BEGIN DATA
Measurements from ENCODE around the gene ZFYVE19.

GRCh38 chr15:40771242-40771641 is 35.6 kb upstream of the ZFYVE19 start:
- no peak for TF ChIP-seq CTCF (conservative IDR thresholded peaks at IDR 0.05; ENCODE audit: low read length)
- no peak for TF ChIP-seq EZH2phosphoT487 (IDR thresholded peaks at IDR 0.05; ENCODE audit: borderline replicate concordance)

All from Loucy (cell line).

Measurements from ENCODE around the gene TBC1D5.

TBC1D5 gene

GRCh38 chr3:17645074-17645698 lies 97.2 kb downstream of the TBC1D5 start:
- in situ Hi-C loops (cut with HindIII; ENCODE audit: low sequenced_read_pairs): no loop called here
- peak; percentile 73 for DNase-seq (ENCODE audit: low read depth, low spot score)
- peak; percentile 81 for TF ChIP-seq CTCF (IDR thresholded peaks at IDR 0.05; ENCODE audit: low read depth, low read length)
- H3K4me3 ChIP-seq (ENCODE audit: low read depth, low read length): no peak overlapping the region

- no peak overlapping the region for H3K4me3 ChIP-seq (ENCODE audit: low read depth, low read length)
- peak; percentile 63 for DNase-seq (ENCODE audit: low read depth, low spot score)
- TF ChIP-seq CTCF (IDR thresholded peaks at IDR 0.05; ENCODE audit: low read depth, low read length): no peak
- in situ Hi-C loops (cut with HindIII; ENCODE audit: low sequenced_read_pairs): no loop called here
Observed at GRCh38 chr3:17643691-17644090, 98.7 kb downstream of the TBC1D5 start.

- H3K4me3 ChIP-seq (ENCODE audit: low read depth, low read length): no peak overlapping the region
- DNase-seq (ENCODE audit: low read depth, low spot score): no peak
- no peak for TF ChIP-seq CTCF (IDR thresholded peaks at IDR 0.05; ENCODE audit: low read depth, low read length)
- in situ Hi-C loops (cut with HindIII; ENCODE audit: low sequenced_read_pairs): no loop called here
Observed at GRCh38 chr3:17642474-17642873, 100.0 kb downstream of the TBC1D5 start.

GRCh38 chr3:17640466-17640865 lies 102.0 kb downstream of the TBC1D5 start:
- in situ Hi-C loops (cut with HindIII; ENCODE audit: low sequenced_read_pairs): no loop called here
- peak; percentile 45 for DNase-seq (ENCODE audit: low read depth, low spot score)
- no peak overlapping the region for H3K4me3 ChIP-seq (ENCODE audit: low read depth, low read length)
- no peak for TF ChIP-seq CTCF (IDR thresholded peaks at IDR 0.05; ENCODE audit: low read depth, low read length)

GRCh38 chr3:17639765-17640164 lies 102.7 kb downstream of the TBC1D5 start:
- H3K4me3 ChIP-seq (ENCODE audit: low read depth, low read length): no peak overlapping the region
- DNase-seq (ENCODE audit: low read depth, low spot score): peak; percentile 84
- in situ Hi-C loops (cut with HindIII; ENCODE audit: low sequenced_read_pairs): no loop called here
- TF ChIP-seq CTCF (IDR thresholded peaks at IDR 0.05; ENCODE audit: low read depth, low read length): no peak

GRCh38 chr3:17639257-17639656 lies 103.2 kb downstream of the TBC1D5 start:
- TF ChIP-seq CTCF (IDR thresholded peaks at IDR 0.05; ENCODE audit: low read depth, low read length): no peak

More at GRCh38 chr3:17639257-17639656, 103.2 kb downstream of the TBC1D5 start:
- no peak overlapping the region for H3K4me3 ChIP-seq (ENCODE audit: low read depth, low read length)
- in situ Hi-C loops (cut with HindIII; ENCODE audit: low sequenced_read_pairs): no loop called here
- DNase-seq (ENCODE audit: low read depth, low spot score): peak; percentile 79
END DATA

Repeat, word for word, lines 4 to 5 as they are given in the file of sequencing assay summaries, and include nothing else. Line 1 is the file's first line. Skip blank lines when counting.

- no peak for TF ChIP-seq EZH2phosphoT487 (IDR thresholded peaks at IDR 0.05; ENCODE audit: borderline replicate concordance)

All from Loucy (cell line).